It’s hardly a secret that smartphones, to some extent, have cannibalised digital camera sales.
According to the International Data Corporation (IDC), smartphone sales crossed one billion in 2013, up 38 percent from the year before. In the same period, the Camera & Imaging Products Association (CIPA) showed a 36 percent drop in digital camera sales – shipments plummeted from 98 million in 2012 to 63 million units in 2013.
The thing is, in the smartphone versus digital camera showdown, the digital camera emerges the clear winner in terms of photo quality. Plus, if armed with a digital camera such as a DSLR and a working knowledge of its features, you can use the different tools and options to really bring an image to life – think lens versatility, manual control to tweak shutter speeds and aperture, and a real zoom.
So why exactly is the smartphone diminishing the point-and-shoot market?
At its core, the smartphone versus digital camera dilemma boils down to a question of quality versus convenience. One cannot deny that smartphones made sharing, playback, and even image editing to some extent a lot more convenient. When it comes to photographs, we all like to work as fast and as efficiently as possible – we don’t enjoy anything that slows us down, and we’re constantly on the hunt for more intuitive solutions.
Initially, digital cameras lacked the connectivity of smartphones. Fortunately, to tackle this, many solutions have come into play since: first the introduction of Wi-Fi enabled SD cards, then later the increase in the number of Wi-Fi enabled cameras, and photo management apps that automate syncing of images with every device you own. So now many of the advantages of a smartphone have been integrated into digital cameras.
In spite of the direct negative impact on the volume of camera sales in recent years, the increased proliferation of smartphones has also had a positive impact on the photography market: the technology has not just prompted innovative solutions to facilitate digital camera connectivity, but has also scaled up photography market.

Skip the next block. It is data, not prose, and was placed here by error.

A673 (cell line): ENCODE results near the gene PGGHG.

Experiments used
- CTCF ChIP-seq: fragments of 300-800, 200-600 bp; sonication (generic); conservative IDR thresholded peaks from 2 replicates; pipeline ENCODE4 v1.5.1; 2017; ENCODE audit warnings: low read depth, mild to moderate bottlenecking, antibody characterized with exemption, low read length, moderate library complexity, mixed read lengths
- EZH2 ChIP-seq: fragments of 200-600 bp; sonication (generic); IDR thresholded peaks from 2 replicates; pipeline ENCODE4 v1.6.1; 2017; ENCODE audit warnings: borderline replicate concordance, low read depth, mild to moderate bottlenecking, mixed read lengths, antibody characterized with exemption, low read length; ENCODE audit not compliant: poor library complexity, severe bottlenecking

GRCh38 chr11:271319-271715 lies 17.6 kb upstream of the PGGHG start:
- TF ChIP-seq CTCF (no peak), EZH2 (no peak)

Thanks to smartphones people are taking more pictures than ever before, and combined with the popularity of apps like Facebook and Instagram, photography as a whole is more alive than ever before. Smartphones have brought more people in touch with photography, and now there’s a group of enthusiasts wanting to upgrade to more serious DSLR or mirrorless cameras. Of course, people have also simultaneously gotten used to the convenience of instantly being able to share pictures via email or social media, so any digital camera has to offer wireless connectivity in order to be relevant nowadays.
Photographers want to focus on the act of taking a picture rather than be bogged down with the details of photo management. New technologies support the photographer’s workflow and improve digital camera connectivity and image syncing because it is the only way to tie together the impressive convenience of smartphones and the photo quality of digital cameras.